Fighting the frackers – locally and internationally
July 29, 2015 Leave a comment
At the end of June, anti-fracking campaigners won a significant victory when Lancashire County Council rejected Cuadrilla’s applications to start fracking at two sites between Blackpool and Preston in Lancashire. The Roseacre Wood site application was rejected due to “impact on traffic” and the Little Plumpton application was rejected on the grounds of “unacceptable noise impact” and the “adverse urbanising effect on the landscape”. Since a crash-course on the pros and cons of fracking during several visits to the Balcombe anti-fracking protests in 2013, I have been convinced that these kind of basic and immediate environmental concerns will ultimately be the reasons that the shale gas industry will never become established in the UK. There are of course a ton of other reasons to be more than concerned about fracking – the danger of water pollution, the risk of earthquakes, more fossil fuel burning contributing to climate change and so on. David Cameron and the Conservative government are wrong.
Although the council’s decision has been described as winning round one, victory in Lancashire was important. An article in The Ecologist shows what a significant achievement this was, given the shockingly low and dishonest tactics they were up against.
“The Planning Officer bears a huge responsibility to evaluate the application, via a reasoned summary of the best available evidence, in an impartial and responsible manner. Unfortunately, in this case the planning officer reports fell so woefully short of such standards that they raise the obvious suspicion of undue political and/or industry pressure and influence.” Dr Damien Short, director of the Human Rights Consortium at the School of Advanced Study, University of London.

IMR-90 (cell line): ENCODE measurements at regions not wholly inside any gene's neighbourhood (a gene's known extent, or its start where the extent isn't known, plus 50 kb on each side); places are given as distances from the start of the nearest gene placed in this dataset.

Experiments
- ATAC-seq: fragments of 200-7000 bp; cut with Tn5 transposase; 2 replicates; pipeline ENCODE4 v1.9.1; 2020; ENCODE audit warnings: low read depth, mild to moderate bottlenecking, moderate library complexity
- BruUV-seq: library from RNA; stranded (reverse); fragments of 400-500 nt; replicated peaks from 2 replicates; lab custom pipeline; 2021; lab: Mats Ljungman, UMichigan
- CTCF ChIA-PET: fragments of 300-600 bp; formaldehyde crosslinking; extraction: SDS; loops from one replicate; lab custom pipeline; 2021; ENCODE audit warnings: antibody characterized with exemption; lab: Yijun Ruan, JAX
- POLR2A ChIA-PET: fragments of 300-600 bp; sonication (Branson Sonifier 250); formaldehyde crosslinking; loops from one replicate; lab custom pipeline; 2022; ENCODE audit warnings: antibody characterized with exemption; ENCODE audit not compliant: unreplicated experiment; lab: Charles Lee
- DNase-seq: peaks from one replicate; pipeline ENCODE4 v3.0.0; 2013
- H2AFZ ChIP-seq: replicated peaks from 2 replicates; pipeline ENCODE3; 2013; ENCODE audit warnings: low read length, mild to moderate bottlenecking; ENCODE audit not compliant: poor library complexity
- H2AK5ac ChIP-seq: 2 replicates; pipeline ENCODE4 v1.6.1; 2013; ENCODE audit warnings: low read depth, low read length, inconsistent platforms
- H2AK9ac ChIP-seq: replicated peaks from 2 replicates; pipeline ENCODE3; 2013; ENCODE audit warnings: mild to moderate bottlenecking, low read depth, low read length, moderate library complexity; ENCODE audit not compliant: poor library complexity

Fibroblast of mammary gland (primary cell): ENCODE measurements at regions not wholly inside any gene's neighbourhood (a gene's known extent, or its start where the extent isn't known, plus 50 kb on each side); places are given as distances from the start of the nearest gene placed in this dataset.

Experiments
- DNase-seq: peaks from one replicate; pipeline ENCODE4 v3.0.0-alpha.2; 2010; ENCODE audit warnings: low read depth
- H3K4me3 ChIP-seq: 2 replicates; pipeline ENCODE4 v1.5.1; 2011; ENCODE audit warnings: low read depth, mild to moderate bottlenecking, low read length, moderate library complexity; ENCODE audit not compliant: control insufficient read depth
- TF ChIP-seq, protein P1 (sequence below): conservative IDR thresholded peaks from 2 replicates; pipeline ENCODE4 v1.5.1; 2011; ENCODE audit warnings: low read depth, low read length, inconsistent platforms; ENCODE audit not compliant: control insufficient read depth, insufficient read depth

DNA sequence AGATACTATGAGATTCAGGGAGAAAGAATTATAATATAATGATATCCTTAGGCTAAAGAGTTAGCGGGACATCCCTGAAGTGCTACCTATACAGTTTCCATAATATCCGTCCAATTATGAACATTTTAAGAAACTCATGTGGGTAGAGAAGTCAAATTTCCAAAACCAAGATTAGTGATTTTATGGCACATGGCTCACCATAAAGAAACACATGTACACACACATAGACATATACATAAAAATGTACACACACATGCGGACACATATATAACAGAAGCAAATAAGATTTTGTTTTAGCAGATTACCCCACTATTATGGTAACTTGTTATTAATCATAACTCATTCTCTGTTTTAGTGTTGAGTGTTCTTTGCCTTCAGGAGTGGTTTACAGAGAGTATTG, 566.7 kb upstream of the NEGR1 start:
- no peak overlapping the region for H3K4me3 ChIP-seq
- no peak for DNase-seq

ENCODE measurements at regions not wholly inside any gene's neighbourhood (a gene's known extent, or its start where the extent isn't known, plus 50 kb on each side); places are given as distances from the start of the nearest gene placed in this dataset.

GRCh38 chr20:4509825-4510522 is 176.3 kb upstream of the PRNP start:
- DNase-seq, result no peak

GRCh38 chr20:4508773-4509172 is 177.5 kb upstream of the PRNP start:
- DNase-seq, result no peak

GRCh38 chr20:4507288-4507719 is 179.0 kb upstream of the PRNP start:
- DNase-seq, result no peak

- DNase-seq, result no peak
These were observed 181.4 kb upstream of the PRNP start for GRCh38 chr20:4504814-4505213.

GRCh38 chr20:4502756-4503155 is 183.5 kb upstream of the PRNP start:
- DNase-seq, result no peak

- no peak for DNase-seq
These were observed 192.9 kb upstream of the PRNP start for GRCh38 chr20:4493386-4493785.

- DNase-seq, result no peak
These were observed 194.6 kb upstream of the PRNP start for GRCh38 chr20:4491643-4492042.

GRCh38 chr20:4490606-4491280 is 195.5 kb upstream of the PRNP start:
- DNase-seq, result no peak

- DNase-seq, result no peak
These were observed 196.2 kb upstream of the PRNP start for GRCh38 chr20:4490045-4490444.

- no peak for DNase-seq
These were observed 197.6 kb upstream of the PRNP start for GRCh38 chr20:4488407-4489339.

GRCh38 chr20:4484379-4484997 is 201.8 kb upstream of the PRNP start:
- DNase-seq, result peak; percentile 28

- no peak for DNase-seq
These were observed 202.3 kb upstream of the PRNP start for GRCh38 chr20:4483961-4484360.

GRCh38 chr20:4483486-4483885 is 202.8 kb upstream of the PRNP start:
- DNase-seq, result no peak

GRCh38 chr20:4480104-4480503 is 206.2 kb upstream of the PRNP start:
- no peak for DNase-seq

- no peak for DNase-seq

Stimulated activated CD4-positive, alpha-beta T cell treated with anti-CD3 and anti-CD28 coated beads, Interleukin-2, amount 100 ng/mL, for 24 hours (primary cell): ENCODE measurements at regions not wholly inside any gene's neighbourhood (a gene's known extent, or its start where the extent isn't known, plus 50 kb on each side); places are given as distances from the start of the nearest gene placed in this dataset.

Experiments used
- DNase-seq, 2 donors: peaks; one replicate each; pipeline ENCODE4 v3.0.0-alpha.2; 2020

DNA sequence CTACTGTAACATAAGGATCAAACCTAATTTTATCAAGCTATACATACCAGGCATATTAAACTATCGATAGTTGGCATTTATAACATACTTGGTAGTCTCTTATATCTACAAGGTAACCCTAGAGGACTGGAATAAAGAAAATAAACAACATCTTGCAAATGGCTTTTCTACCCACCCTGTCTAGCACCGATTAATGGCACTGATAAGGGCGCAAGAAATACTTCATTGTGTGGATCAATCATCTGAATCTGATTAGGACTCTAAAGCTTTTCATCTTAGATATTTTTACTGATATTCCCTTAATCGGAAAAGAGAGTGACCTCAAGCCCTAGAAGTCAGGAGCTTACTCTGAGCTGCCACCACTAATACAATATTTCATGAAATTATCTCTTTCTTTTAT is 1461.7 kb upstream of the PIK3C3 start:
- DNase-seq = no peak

Councillor Paul Hayhurst:- “We were told we must vote for the application. If we didn’t we would be breaking the law and we would be deemed irresponsible members. If it went to appeal and we lost, costs would be awarded against the authority.” Hayhurst then insisted the DCC (Development Control Committee) publish the legal advice so that the public could see it. The meeting was then adjourned until the 29th June. But it wasn’t until 10 a.m. the next day when the legal advice, written by David Manley QC, was finally published on the Council’s website, and worse still it was toned down and expressly stated that rejecting the application would not break the law.
The Conservative government recently announced an end to subsidies for small-scale solar energy projects and a cancellation of home energy efficient schemes. Despite their occasional token green rhetoric, the government really couldn’t make it more obvious that they couldn’t care less about the environment. Earlier this month they made an outrageous U-turn on the promise to exclude fracking from Britain’s most important nature sites.
Meanwhile, in the U.S. where thousands of wells have been drilled, the volume of waste produced is overwhelming the official disposal routes. It requires 5-8 million gallons of fresh water mixed with sand and chemicals to frack a single well. Some recent damming data comes from an Environmental Science & Technology article for ACS Publications: “Our findings indicate that discharge and accidental spills of OGW to waterways pose risks to both human health and the environment.” http://pubs.acs.org/doi/abs/10.1021/es504654n
Fracking on international trial in 2017
“The PPT will be inviting witness testimony from citizens all over the world who may wish to hold preliminary mini-tribunals in their own country. Evidence and findings from those early tribunals can then be submitted to the later plenary hearings in the US and UK.”
In the meantime, communities around the UK continue to organize and fight back. According to a recent survey by Frack Free Upton, of over 2,100 residents living within one mile of IGas and Dart Energy’s drilling site, 86% do not want unconventional drilling in Upton.
More information on fighting fracking in the UK at Frack Off or various facebook pages including B.I.F.F. (Britain and Ireland Frack Free) http://www.facebook.com/britainandirelandfrackfree